Of course, it is important that we not discount the notion of agency – the notion that audiences can make what they will of this new show. Many of us found the original to be campy and ridiculous, and we reveled in the ridiculousness. Certainly audiences have the power to do the same with the next, and in our brave new media-ted world, we might even enjoy the recaps of this new version on Television Without Pity more than watching the actual program. However, Bordo’s point cannot be lost in the argument for media pleasure or resistant readings of cultural texts like 90210. When dominant cultural discourses that relegate girls and women to the passive, stereotypical roles of consumer and sex object actually lead to both physical and cultural change, we should take notice.

Image Credits:
1. The Cast of the New 90210
2. Brenda and Dylan
3. The original 90210 cast.
4. Lori Laughlin as 90210’s new mom, Debbie Wilson
5. Upping the glamor in the new 90210
6. Front Page image

Please feel free to comment.

  1. “Even on Television, Puberty Can’t Last Forever.” New York Times May 3, 2000. Retrieved Aug. 10, 2008. []
  2. Bordo, Susan. 1993. Unbearable weight: Feminism, Western culture, and the body. Berkeley, CA: University of California Press. []


  • I think the juxtaposition of the “new” and “old” 90210s highlights a familiar practice, especially in the Josh Schwartz-era of teen hits — look at Gossip Girl and The O.C., and you have the selfsame gorgeous moms, sultry teens with designer clothes, exotic hook-ups….

    I suppose I’m suggesting that with 90210, the CW is attempting to emulate the success of Gossip Girl, a show that lures ‘tweens, teens, and 20-30 somethings alike. Gossip Girl does this with its gestures towards pop culture, irony, New York inside-knowledge, and high fashion; I imagine the new 90210 will attempt to cater to that same audience with tongue-in-cheek references to the original show (the planned appearances by the original cast, for example) along with high fashion, etc.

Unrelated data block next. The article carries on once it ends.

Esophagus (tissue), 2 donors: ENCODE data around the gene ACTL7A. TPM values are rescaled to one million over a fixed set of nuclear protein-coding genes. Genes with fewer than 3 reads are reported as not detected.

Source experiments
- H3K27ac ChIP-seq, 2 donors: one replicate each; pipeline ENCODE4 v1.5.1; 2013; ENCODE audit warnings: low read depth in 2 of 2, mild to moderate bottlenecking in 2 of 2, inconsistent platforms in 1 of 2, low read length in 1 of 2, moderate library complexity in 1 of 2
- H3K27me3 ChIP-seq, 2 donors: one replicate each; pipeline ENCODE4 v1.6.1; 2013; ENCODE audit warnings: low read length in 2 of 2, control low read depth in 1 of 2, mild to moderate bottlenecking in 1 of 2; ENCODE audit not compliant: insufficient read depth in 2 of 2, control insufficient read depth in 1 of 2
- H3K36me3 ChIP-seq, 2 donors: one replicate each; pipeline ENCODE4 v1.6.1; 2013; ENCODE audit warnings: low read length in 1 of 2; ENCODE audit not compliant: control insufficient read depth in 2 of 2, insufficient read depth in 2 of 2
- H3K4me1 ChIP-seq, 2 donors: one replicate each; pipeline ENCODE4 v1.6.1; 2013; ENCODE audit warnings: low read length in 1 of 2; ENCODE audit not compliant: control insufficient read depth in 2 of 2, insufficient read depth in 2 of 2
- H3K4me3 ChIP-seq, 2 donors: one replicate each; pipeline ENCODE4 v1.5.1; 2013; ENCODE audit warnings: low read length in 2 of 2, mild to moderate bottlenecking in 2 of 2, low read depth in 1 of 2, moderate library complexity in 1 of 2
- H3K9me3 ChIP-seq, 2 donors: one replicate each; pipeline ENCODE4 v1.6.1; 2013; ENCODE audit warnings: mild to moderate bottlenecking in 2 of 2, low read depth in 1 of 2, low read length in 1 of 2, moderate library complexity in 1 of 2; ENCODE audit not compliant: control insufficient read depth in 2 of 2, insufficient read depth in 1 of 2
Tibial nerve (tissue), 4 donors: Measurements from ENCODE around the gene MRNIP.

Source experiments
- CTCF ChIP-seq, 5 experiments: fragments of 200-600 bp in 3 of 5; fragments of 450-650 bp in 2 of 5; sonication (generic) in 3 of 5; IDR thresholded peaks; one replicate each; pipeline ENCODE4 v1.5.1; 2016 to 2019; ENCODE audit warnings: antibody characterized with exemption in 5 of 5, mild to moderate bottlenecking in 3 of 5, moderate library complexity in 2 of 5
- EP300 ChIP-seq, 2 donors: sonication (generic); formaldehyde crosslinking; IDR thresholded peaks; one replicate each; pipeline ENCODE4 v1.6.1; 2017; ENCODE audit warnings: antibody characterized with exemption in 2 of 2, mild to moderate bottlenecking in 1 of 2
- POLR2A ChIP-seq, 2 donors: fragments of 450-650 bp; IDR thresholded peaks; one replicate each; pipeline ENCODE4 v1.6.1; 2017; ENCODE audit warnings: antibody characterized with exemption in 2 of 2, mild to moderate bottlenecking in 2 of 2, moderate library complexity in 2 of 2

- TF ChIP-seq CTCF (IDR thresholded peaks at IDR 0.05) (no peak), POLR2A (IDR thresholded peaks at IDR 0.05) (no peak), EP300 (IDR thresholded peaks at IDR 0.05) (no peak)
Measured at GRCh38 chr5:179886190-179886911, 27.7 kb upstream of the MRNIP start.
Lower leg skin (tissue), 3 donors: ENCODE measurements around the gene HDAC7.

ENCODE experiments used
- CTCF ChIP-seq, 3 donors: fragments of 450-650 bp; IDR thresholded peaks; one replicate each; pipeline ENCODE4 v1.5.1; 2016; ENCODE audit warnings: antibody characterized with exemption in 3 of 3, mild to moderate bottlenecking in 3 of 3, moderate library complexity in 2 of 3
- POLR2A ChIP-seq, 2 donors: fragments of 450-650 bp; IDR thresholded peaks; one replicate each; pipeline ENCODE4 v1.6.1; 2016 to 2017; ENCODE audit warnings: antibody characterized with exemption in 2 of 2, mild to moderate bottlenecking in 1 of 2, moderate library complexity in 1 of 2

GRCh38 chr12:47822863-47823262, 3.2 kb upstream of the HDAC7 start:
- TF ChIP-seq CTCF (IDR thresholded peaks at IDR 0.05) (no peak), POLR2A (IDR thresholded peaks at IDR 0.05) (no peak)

Finally, we’ve got a kindred soul in one of my favorite gossip bloggers, Lainey Gossip — follow the think for her critique of the new 90210 bodies. http://www.laineygossip.com/Sh.....?IsMicro=0

  • First of all, excellent analysis of the aging process in drama/soaps. I saw the trailer for the “new 90210” recently and was confounded by how old everyone appeared, and I do remember how old the original 90210 group appeared (especially the dreaded Steve Sanders and Andrea Zuckerman). The comparison between the women’s bodies in the early 90s and now is worth noting: I’ve been watching “Melrose Place” on DVD and the womens’ bodies on that show change drastically between 1992 and 1999 (and “90210” also expressed the reducing effect at work over the course of that decade). I especially liked your point about how the parents are de-aged: a similar principle seems to be at work in daytime soaps, where people quickly age to be 25-35… and then stay that way forever, until you have a 29 year old heroine with a college-aged son played by a 25 year old actor.